A new government report has shown that more Indigenous Australians are accessing eye health services than ever before, with significant strides reported in cataract surgery rates and the suppression of trachoma.
However, advocates warn there is still major unmet need based on where people live, with some areas only meeting 12% of demand for cataract surgery.
The new data – published on Thursday 5 November – features in the Australian Institute of Health and Welfare (AIHW)’s fourth annual report entitled Indigenous eye health measures 2020.
Launched virtually by Federal Health Minister Mr Greg Hunt, the report shows Indigenous Australians aged 40 years and over had three times the rate of vision loss of non-Indigenous Australians, after adjusting for age and sex.
“The Indigenous eye health measures were developed to monitor changes in Indigenous eye health, and their use of eye health services,” AIHW spokesperson Dr Fadwa Al-Yaman said.
“Since the first report, published in 2017, there have been substantial improvements in the rate of Indigenous Australians accessing cataract surgery, diabetic retinopathy screening and eye health exams.”
The figures show between 2010–11 and 2018–19 the proportion of Indigenous Australians who had an eye health check as part of a health assessment increased from 11% to 30% (based on age-standardised rates).
The rate of diabetic retinopathy screening increased from 31% to 37% between 2008–09 and 2018–19.
The report examined other causes of vision loss among Aboriginal and Torres Strait Islander people and showed the rate of cataract surgery increased by 42% since 2008–10, from around 5,200 procedures to 7,400 per 1,000,000 in 2016–18.
The prevalence of trachoma – a highly infectious eye disease that can cause blindness if left untreated – has fallen significantly among Indigenous children aged 5–9, from 15% in 2009 to 4.5% in 2019.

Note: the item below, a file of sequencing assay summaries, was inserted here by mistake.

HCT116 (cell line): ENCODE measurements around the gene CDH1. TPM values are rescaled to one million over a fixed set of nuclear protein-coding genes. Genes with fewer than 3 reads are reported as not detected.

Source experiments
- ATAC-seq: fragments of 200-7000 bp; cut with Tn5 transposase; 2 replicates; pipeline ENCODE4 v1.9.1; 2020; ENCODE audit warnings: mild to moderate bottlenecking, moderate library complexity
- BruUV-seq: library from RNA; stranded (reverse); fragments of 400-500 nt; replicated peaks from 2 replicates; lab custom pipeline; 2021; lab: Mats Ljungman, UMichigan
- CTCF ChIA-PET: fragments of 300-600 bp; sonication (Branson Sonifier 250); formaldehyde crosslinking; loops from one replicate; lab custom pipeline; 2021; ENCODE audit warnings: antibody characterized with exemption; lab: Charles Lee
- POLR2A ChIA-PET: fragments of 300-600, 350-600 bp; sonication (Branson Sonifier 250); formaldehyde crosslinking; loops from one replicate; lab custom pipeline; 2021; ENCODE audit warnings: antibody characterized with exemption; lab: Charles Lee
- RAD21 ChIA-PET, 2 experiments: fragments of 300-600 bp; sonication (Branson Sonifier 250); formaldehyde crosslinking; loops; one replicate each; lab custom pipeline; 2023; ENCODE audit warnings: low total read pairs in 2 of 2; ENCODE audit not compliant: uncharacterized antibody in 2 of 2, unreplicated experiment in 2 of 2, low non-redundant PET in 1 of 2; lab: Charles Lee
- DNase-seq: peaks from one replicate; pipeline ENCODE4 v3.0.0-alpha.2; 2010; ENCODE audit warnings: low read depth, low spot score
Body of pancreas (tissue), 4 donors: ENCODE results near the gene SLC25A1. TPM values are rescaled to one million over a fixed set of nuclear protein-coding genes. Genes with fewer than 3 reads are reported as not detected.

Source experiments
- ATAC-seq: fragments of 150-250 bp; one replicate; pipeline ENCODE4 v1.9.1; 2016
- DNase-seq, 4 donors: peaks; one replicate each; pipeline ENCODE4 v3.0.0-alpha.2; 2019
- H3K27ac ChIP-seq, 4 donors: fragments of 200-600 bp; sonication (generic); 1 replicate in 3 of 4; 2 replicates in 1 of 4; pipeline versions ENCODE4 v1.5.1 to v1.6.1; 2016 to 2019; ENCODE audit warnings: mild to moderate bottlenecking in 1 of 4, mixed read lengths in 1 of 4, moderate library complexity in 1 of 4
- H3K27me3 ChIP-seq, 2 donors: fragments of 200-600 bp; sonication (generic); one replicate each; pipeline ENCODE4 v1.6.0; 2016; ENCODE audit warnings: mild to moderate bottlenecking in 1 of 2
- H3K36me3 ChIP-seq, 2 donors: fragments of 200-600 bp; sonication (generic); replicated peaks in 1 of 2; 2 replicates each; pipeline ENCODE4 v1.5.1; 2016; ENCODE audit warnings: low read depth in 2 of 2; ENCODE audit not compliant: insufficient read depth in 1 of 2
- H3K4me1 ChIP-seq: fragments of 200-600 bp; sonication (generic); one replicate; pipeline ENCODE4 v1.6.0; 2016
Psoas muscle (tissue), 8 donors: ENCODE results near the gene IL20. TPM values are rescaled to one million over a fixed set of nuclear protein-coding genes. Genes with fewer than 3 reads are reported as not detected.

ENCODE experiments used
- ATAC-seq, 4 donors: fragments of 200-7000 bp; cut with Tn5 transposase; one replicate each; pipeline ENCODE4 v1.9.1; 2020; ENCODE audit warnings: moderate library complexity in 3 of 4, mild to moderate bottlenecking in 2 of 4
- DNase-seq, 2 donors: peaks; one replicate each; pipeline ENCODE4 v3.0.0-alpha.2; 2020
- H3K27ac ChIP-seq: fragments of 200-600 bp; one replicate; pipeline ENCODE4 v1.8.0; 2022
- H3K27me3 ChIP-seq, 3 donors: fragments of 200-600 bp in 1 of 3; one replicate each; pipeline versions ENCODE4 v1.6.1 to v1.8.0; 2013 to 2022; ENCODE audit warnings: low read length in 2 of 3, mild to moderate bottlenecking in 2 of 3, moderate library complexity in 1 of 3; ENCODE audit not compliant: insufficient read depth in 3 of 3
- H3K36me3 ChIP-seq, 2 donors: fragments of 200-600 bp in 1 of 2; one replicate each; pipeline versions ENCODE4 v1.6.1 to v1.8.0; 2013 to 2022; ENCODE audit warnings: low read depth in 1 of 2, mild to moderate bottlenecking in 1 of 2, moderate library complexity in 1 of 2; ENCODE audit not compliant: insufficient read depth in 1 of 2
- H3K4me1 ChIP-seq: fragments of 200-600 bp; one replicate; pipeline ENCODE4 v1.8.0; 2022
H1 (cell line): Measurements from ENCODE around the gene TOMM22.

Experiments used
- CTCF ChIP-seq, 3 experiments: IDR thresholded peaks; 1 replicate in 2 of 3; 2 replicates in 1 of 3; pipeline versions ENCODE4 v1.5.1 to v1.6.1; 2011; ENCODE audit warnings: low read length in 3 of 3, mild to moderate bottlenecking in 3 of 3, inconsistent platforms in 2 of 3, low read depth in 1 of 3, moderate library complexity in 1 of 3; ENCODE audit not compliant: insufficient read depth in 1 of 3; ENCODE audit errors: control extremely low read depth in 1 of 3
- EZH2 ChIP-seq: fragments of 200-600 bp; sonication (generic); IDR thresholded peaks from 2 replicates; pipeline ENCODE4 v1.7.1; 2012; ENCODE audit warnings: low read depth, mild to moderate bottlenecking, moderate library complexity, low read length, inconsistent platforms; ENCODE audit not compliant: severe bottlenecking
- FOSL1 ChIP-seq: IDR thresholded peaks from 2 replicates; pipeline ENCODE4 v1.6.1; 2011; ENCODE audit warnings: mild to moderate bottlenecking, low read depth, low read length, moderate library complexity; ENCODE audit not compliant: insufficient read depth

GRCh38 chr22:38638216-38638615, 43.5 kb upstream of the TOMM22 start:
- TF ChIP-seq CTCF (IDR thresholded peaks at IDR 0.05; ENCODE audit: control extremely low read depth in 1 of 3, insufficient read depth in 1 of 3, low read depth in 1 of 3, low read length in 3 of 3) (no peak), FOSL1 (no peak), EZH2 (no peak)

Al-Yaman noted that Indigenous Australians face many barriers in accessing eye health services including cultural, financial and locational barriers, alongside dealing with complexities of the eye health care system.
“Ongoing monitoring will be important to better understand changes in the eye health of Aboriginal and Torres Strait Islander people, their access to and use of eye health services, and to identity gaps in service delivery,” she said.
‘There is simply no excuse’
In response to the report, The Fred Hollows Foundation said while cataract surgery rates for Aboriginal and Torres Strait Islander Peoples have improved since 2008, rates were lower in major cities than in remote areas due to greater need.
It said Western Sydney and Sydney North are the two areas furthest from meeting the need for cataract surgery, meeting 12% and 13% of the need respectively. In contrast, South West Queensland is the area closest to meeting the need for cataract surgery, meeting about 94% of demand.
The organisation said the report also highlighted a significant gap in the proportion of Indigenous Australians who have had an eye exam in a given year compared to non-Indigenous Australians (16% vs 22%)
CEO Mr Ian Wishart said eye health care was a basic human right.
“In a wealthy country like ours there is simply no excuse for our First Peoples to be left behind,” he said.
“We recognise the progress made in Aboriginal and Torres Strait Islander eye health and we’re encouraged to see more Indigenous-specific eye checks being done. But the AIHW Indigenous eye health measures 2020 report shows there is still huge unmet need based largely on where a person happens to live in Australia.”
The foundation’s Indigenous Australia Program manager Mr Shaun Tatipata said Aboriginal owned and led health services were key to closing the gap in the city and country.
“Australia always was and always will be Aboriginal land. But we have always had to fight for our rights, including the right to the health care that other Australians enjoy,” Tatipata said.
“The gaps in eye care will always remain unless investment is made in Aboriginal Community Controlled Health Services and community-led solutions to the challenges faced with accessing services.”